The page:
We’re more than a week post-election and many of us are still stinging from the results. We thought that all the back-biting, cross-party fighting, and Facebook friend-blocking would end after the election. We never anticipated the real-life fallout that many people across the country are feeling.

All over our great nation, people are protesting the election of a reality star, business mogul, and proud misogynist to the highest office in the land. People are marching while holding signs bearing ‘Love Trumps Hate,’ and college students are holding ‘Not My President’ rallies across the country. Even high school students are walking out of class in protest.

In response, Trump supporters are crying foul, telling protesters to “suck it up,” and “quit being crybabies.” There has even been some violence by Trump supporters at anti-Trump rallies.

Scary stuff, right? Dark and disturbing times.

Okay, but listen people, protesting after a presidential election is nothing new. In spite of what the naysayers might tell us, in essence the right to protest is what makes this country so great.

Already great . . .

But in our protesting, in our speaking out and sharing our passionate opinions, we have responsibilities, too. We have a responsibility to maintain our self-respect. We have a responsibility to respect other people’s opinions. We have a responsibility to honor our elected officials. We have a responsibility to protect our fellow citizens.

And that’s just what college students all across the country are doing.

In the wake of disturbing reports that minority students are being harassed with intimidation, deportation threats, and racist graffiti, many students have decided to put their actions where their mouths have been (so to speak).

Students on campuses all across the country – including the University of Nebraska, Kansas University, and Baylor – are joining forces to show those at whom the hate speech and actions are directed that love really does trump hate by walking to class with students who have been attacked or who feel fearful of attack. In fact, at Baylor, hundreds of students walked a young woman to class after she reported being pushed and called the “N” word in the days following the election.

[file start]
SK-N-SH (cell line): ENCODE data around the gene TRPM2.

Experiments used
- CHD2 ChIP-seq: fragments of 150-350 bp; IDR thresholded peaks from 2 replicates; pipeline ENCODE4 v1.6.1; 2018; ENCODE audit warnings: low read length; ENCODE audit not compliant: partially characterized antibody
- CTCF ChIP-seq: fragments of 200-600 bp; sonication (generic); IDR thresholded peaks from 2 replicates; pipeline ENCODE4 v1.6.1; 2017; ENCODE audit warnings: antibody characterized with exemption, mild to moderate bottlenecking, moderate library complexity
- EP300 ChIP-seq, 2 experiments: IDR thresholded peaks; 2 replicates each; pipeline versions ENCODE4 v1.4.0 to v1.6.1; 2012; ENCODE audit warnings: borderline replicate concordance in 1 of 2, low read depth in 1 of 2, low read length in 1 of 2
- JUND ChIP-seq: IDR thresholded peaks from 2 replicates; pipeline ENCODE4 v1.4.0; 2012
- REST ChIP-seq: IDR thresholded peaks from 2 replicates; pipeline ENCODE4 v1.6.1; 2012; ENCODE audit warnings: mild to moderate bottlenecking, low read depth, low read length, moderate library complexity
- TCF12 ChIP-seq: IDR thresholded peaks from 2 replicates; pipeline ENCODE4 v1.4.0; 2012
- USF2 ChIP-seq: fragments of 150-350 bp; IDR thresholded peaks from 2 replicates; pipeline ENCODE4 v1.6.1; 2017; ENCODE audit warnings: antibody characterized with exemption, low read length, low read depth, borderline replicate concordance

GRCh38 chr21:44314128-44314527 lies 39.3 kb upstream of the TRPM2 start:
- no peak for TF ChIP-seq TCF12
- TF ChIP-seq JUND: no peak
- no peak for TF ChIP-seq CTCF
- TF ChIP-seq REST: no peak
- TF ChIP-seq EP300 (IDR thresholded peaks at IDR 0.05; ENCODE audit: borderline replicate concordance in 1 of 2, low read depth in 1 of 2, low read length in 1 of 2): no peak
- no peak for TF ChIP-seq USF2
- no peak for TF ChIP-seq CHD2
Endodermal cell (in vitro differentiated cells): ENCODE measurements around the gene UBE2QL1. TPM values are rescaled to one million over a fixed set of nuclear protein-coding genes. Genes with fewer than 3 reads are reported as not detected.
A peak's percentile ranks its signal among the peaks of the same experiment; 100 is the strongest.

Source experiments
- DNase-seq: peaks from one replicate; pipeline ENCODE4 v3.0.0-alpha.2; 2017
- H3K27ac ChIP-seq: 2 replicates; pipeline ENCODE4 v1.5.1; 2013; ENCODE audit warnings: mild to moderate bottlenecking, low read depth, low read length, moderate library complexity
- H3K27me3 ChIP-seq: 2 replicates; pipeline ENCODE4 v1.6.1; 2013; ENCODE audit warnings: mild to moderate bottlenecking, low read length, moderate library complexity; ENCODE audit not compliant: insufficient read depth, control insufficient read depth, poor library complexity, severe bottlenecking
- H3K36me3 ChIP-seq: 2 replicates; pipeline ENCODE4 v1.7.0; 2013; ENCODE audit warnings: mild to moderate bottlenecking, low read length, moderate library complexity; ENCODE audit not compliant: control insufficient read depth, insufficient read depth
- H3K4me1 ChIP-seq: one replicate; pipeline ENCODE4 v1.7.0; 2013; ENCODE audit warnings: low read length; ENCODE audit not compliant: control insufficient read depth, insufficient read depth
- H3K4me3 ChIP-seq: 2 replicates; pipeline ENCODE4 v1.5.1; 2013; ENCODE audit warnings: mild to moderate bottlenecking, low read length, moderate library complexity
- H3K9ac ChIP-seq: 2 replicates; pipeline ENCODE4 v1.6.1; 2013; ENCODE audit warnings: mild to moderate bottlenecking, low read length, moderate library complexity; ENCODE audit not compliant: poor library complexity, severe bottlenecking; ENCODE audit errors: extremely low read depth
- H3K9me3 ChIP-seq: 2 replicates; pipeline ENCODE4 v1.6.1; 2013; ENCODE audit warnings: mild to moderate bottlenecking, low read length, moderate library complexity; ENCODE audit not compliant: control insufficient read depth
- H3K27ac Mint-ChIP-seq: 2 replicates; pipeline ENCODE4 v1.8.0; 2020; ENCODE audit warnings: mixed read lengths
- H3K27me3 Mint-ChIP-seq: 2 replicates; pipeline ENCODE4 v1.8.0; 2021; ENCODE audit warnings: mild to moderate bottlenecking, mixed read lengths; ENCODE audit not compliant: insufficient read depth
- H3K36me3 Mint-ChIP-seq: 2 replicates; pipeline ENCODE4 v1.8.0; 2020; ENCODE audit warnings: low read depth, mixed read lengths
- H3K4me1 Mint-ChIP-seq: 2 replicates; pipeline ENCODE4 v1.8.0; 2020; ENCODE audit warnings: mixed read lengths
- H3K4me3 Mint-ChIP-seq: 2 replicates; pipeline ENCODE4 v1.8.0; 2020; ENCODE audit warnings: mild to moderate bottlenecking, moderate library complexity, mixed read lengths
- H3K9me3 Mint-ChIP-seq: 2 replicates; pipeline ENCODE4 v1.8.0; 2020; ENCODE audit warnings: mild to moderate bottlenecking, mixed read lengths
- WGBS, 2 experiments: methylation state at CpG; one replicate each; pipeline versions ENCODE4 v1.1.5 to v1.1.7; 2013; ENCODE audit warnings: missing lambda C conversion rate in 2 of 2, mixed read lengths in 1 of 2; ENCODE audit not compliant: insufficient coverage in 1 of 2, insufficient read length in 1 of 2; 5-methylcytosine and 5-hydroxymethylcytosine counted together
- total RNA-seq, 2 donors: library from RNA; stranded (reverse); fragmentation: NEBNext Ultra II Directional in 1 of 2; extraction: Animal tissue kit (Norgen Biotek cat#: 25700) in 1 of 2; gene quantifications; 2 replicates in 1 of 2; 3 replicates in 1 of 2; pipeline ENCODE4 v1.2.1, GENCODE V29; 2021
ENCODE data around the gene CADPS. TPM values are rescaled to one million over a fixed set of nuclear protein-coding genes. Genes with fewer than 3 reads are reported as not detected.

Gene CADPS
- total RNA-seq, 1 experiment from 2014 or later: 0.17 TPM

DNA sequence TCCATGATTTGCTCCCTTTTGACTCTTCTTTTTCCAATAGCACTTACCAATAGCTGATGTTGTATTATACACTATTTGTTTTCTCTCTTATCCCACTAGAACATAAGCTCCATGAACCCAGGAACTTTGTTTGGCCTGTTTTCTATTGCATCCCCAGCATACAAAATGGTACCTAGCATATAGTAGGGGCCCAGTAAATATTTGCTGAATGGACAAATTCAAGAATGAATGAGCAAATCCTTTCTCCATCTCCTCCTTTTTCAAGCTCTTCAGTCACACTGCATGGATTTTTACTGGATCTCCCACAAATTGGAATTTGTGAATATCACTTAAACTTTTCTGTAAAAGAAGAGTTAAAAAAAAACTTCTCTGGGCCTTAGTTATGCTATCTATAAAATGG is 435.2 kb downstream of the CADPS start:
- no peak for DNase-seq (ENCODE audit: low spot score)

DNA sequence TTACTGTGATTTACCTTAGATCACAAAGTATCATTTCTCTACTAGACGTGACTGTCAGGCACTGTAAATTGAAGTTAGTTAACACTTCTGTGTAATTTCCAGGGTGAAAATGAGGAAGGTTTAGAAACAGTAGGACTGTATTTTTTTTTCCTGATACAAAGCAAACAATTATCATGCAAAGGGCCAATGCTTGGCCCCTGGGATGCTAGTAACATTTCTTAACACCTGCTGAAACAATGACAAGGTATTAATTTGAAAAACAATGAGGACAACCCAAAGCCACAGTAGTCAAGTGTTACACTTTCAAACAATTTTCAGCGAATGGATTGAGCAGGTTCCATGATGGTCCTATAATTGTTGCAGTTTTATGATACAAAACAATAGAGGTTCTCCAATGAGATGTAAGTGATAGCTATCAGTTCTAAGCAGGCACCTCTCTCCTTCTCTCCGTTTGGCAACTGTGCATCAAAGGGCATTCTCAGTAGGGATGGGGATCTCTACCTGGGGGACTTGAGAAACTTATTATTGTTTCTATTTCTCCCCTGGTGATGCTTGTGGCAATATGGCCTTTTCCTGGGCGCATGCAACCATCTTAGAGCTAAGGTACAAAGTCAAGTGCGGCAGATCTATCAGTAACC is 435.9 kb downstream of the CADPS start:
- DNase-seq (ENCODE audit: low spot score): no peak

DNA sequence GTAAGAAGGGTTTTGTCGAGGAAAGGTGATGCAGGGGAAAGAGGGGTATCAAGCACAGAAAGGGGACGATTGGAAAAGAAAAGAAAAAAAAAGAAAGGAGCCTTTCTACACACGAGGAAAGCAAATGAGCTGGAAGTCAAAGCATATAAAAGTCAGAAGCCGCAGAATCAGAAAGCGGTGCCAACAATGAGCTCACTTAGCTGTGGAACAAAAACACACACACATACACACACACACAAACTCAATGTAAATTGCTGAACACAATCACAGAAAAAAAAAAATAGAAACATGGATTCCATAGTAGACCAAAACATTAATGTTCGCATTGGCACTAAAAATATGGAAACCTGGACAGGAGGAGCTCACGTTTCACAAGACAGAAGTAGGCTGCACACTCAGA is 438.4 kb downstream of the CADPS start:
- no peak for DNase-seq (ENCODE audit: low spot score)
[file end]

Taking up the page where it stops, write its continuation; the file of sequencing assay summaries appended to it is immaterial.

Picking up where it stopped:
While many students are walking out of class, protesting, and using violence as ways to express their fear and disappointment over the election, many Baylor students said simply that they “were not there to speak out against the election results but against the past year and a half and ongoing messages of racism, bigotry and prejudice coming from the campaign and president-elect.”

Students at the University of Nebraska at Omaha have started offering escorts across campus to protect students against intimidation after friends caught wind of a situation that happened to one of their minority classmates. She was asked by a student in a “Make America Great Again” hat if she had packed her bags yet. One student explained the idea to offer escorts to class as ” . . .simply showing that gesture of kindness to them, [to] alleviate that level of hate we had heard people have experienced.”

In Lawrence, Kansas, more than 90 students at The University of Kansas have volunteered to walk minority students to class who don’t feel safe after students on campus said the environment has turned negative toward Muslim women and other minorities since the election. One KU freshman noted that “. . . just having that interaction with another person, I think it makes a big difference.”

And there it is. The lesson we should learn about people in America from a young man who just voted in his first election. These students are showing us what we all know in our hearts: that we all live here together in America. We all have hopes and dreams and goals and families and wants and desires and opinions. While they may not all be the same, underneath it all we are all trying to be happy in a place where we believe we can be safe and make a good life for ourselves.

Maybe that sounds sappy, but I think America needs the optimism of its young people right now. We need to be reminded that we can do small but great things.

One student on the UNO campus quoted Irish statesman Edmund Burke: “The only thing necessary for the triumph of evil is for good men to do nothing.” Doing one small thing, like walking with another student to class, speaks more loudly than thousands of people simply yelling in protest.

I’m going to take my cues from the college students. What will you do?

Kathy Glow

Kathy Glow is a wife and mom to four lively boys and one beautiful angel in Heaven, lost to cancer. Most days you can find her under a pile of laundry ordering take-out. When she is not driving all over town in her mini-van or wiping “boy stuff” off the walls, she is writing about what life is REALLY like after all your dreams come true. Her writing has been featured on sites such as Huffington Post, Scary Mommy, Good Housekeeping, and Mamalode; but Her View From Home is her favorite place to be. Her blog is at www.lifewiththefrog.com. You can follow her on Facebook at Kissing the Frog.